Here are some things we know for certain about Pixar movies. For one thing, they have a baked-in audience for each new release, a consequence of the brand having near-universal appeal and a devoted following built on the strength of massive early blockbusters like Toy Story, Finding Nemo, and Wall-E, to name a few. Moreover, these movies are generally pretty successful moneymakers for the studio, and now, its parent company Disney. Toy Story 4, for example, raked in more than a quarter of a billion dollars at the global box office during its opening weekend.
So why the heck does Disney keeping funneling new Pixar animated features, like Soul and the upcoming Luca, to its Disney+ streaming service and away from theaters? Meanwhile, it’s charging a $30 add-on fee as part of the Disney+ “Premier Access” release strategy for other titles, including animated movies.
I don’t know the answer to that question, which seems particularly inconsistent when you consider the fact that the new Disney animated feature Raya and the Last Dragon did get a release via Premier Access. Meaning, it was sent to theaters as well as being available on Disney+ on the same day (as long as Disney+ subscribers pay $30 to be able to unlock Premier Access movies early, three months before they become free to all Disney+ subscribers). So, is the implicit message that certain movies are more valuable than others to Disney?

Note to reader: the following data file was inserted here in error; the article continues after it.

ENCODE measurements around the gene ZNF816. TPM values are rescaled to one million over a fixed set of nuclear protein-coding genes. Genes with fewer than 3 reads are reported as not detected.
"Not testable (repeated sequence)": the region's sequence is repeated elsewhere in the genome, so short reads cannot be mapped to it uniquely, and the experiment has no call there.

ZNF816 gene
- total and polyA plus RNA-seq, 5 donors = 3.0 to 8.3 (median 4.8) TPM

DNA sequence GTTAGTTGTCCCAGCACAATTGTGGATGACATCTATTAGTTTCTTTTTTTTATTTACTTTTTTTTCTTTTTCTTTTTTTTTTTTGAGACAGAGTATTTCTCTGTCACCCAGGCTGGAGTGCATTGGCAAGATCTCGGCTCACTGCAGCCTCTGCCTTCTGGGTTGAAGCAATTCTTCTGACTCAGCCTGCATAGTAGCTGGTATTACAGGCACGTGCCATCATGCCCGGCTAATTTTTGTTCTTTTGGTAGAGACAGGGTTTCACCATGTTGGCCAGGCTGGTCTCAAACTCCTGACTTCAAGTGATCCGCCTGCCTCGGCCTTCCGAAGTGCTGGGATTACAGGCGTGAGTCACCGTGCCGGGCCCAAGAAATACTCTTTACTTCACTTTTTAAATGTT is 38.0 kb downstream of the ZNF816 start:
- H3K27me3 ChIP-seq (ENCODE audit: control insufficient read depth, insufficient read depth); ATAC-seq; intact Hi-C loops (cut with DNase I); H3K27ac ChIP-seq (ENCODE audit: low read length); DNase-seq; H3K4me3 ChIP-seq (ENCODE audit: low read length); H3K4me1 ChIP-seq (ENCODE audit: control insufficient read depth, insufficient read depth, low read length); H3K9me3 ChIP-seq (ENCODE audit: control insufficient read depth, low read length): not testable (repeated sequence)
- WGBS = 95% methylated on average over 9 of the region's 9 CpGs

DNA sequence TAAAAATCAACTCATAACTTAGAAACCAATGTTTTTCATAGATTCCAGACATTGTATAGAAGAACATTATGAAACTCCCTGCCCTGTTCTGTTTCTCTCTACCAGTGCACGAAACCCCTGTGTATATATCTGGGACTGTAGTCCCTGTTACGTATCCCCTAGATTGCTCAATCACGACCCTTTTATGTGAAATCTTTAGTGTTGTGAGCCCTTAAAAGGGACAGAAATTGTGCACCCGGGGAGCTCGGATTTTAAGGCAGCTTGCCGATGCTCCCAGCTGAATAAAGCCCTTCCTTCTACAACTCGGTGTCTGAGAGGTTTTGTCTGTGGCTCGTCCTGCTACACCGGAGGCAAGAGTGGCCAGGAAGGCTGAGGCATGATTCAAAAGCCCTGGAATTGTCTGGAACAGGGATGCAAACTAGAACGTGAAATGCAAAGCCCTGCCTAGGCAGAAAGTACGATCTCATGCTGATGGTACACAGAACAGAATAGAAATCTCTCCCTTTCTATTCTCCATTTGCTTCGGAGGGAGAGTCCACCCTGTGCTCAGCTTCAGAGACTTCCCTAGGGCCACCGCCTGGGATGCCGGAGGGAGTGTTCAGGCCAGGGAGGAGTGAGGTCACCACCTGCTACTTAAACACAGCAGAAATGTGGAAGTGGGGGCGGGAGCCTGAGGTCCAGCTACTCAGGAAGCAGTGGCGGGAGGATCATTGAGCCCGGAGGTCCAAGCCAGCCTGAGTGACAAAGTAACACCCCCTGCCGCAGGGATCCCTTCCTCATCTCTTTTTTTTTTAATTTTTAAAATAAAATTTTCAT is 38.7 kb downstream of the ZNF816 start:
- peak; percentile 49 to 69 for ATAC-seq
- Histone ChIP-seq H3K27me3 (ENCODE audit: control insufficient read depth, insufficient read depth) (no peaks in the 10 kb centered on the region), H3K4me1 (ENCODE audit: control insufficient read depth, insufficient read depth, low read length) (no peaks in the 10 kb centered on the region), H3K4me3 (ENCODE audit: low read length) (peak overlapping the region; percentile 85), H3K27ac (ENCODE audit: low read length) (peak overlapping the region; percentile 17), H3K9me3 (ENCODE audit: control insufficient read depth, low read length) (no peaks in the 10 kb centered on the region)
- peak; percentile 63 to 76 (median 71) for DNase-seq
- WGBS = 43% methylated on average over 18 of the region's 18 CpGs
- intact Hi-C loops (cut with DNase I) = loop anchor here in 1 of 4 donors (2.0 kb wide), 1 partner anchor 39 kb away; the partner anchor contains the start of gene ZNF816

It’s not just me who’s wondering what Disney is thinking here. Former Hollywood Reporter editorial director Matthew Belloni tweeted on Monday that he’s heard from a source within Pixar that this release strategy has been a bit “demoralizing” for some of them. After all, why are Pixar movies not worth the same as Disney movies?
Hopefully, this isn’t a sign that Disney thinks Pixar’s best bet going forward is to stick to sequels, in a move away from originals. It’s certainly easy to draw that conclusion, when you look at the fact that in the last decade, Pixar released just four original titles: Brave, Coco, Inside Out, and The Good Dinosaur. When Pixar is on point, it can still produce original fare like Coco that’s as good as anything the studio has ever done (though I know plenty of people will look at that quartet of films and pick out at least one or two that they feel are meh or generally bad, like The Good Dinosaur).
To be sure, Pixar titles will continue to feature prominently on Disney+, which will premiere the studio’s first fully animated TV series Monsters At Work on July 2. In 2022, Disney+ subscribers will also get an animated series dedicated to Cars characters, like “Lightning McQueen.” Meantime, beyond Luca, other Pixar feature film releases coming to theaters in 2022 include Turning Red and Lightyear.
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